This billboard for a sex toy is actually a message about women's empowerment.

People tend to think of Canada as a progressive oasis and for good reason: quality health care, beautiful environmental landscapes and a general attitude of inclusion and tolerance are all very Canadian things.

Of course, nobody is perfect and it turns out that Canada has some fairly regressive attitudes when it comes to women talking about sex in public. But one company has countered that narrative and is making a huge splash with their new billboard that contains an unmistakable message of female empowerment.

“You can use sex to sell anything, except if it’s women’s pleasure,” said Stephanie Keating, marketing manager at WOW Tech Group, in an interview with AdWeek.


Keating’s company worked with PinkCherry and design firm The Garden to promote their new vibrator, brilliantly called the “Womanizer” with a line of marketing text that has made international headlines: “Scream your own name.”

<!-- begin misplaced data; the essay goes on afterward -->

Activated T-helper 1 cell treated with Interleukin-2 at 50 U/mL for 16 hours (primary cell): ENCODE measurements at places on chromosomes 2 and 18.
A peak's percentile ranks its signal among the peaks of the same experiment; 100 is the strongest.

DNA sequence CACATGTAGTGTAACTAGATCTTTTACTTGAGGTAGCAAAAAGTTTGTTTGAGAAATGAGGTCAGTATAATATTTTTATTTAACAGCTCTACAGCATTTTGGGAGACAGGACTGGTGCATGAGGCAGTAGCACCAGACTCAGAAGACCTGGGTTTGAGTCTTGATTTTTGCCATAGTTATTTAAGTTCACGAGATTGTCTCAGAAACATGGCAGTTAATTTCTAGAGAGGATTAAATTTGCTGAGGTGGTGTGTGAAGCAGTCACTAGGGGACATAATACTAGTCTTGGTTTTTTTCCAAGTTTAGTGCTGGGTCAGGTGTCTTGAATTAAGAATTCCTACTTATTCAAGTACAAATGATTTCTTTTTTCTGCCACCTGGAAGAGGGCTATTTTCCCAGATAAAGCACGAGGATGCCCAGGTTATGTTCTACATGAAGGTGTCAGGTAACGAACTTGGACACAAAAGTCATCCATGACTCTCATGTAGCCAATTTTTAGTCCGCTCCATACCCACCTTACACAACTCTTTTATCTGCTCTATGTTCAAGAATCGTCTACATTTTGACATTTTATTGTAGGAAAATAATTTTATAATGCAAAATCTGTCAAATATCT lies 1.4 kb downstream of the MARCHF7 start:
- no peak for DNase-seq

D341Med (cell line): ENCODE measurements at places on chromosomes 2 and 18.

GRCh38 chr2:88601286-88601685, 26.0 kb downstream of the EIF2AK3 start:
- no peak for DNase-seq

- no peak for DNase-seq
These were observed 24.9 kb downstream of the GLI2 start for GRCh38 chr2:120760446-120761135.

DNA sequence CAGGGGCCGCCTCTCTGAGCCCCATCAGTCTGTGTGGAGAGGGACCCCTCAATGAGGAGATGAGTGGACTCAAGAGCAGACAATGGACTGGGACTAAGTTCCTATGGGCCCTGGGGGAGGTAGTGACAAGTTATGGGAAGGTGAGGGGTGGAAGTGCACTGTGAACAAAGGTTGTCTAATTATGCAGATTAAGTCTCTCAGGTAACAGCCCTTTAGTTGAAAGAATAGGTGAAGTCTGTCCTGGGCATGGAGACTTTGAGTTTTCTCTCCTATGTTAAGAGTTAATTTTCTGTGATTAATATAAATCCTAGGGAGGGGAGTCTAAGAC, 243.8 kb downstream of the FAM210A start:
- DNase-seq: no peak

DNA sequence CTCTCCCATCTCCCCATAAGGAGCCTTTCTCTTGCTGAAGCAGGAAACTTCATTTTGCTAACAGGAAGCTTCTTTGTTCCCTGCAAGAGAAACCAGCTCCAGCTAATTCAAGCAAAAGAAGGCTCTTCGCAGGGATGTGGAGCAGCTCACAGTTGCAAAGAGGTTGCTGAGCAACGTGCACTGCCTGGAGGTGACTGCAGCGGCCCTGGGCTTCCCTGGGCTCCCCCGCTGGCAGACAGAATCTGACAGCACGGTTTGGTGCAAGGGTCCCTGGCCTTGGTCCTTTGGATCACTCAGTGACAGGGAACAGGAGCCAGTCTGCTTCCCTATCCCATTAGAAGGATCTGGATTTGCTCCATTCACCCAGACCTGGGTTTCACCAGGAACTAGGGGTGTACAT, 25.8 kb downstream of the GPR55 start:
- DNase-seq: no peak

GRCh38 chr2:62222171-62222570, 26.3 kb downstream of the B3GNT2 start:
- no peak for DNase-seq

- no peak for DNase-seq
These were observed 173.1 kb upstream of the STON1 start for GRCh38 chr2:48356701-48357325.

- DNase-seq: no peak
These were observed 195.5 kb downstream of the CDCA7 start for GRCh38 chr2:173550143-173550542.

Much like in the U.S., Canada doesn’t have any explicit laws against advertising like this. But Keating says the unspoken rules most often result in such advertising campaigns getting turned down by major vendors.

In fact, the company claims that they’ve already set a North American record by having the billboard in place for just three weeks.

It has also already been nominated as one of the year’s best new advertisment, based in large part to the organic reaction from industry professionals and casual observers alike.

It's a major victory, especially when you consider that just getting the billboard up in the first place was a mountain many thought couldn’t be scaled.